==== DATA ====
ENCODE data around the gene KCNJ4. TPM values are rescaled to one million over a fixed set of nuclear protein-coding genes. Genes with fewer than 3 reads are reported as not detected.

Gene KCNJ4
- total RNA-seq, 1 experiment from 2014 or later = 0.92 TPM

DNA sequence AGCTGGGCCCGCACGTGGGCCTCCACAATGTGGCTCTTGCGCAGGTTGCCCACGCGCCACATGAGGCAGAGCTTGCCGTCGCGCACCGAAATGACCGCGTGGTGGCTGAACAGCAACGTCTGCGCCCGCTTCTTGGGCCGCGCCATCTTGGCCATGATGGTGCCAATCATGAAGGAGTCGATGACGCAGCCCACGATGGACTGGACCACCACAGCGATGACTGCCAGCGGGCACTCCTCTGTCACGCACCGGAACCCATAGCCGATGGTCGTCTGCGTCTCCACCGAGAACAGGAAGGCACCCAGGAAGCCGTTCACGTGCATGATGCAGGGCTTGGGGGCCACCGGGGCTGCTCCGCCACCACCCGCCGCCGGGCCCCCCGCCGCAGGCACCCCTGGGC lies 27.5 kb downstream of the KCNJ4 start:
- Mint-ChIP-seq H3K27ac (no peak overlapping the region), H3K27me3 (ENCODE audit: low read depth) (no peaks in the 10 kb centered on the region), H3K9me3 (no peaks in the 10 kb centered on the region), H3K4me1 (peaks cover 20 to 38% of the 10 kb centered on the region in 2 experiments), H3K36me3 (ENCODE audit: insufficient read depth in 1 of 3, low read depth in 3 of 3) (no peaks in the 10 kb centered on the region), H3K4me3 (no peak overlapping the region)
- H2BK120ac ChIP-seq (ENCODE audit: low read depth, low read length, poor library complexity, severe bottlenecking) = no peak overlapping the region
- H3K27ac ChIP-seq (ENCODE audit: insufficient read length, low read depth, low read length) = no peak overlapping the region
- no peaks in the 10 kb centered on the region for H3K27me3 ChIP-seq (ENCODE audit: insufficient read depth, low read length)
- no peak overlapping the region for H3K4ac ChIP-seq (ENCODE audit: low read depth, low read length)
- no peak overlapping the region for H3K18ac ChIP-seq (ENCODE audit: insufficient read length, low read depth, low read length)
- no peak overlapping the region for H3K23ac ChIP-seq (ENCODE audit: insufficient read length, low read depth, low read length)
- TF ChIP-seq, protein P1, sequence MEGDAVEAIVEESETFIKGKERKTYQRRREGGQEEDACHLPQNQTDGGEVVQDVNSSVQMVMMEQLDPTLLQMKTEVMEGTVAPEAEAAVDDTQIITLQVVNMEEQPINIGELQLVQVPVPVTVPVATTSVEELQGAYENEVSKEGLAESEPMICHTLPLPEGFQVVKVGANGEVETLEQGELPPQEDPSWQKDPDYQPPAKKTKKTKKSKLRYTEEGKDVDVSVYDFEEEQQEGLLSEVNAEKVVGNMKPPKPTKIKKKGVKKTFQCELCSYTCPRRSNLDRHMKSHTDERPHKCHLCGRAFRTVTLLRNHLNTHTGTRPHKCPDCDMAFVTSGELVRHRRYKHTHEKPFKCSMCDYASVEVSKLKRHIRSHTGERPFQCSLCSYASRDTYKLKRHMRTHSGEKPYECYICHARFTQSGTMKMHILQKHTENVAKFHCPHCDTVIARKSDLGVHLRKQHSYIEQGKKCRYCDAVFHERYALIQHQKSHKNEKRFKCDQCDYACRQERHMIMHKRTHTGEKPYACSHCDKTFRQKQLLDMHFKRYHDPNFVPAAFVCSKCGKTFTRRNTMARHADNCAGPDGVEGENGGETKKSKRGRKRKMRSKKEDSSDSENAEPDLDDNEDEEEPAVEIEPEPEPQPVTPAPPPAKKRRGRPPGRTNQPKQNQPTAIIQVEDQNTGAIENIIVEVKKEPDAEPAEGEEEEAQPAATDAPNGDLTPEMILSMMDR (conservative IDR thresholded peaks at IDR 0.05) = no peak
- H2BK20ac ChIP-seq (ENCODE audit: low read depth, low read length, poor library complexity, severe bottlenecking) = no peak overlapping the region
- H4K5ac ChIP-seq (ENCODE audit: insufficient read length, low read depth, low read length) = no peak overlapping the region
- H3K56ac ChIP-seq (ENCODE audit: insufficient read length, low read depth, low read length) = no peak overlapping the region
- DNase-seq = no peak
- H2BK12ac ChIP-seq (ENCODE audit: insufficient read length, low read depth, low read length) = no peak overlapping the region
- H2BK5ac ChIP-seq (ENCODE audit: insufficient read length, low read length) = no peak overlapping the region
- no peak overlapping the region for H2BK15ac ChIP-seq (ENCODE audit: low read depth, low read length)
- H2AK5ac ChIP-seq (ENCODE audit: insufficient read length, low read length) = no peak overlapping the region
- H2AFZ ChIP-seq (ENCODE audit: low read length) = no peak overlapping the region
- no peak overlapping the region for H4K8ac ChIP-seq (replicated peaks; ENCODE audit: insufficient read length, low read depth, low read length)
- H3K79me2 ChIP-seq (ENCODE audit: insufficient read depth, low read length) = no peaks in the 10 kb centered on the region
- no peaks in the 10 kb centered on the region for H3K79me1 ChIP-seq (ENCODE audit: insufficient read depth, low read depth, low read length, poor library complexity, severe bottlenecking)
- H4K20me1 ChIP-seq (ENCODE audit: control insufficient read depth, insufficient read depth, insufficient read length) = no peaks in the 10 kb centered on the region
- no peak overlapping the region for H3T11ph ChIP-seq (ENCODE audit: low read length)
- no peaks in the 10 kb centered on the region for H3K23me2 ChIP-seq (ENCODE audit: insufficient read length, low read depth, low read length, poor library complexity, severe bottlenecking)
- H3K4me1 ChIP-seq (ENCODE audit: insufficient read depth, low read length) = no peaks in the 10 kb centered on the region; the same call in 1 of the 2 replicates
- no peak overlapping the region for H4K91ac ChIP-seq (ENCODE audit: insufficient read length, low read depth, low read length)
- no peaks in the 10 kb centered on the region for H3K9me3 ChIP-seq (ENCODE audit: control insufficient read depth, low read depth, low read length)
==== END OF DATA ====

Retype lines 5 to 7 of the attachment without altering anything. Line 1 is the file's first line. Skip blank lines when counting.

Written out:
- Mint-ChIP-seq H3K27ac (no peak overlapping the region), H3K27me3 (ENCODE audit: low read depth) (no peaks in the 10 kb centered on the region), H3K9me3 (no peaks in the 10 kb centered on the region), H3K4me1 (peaks cover 20 to 38% of the 10 kb centered on the region in 2 experiments), H3K36me3 (ENCODE audit: insufficient read depth in 1 of 3, low read depth in 3 of 3) (no peaks in the 10 kb centered on the region), H3K4me3 (no peak overlapping the region)
- H2BK120ac ChIP-seq (ENCODE audit: low read depth, low read length, poor library complexity, severe bottlenecking) = no peak overlapping the region
- H3K27ac ChIP-seq (ENCODE audit: insufficient read length, low read depth, low read length) = no peak overlapping the region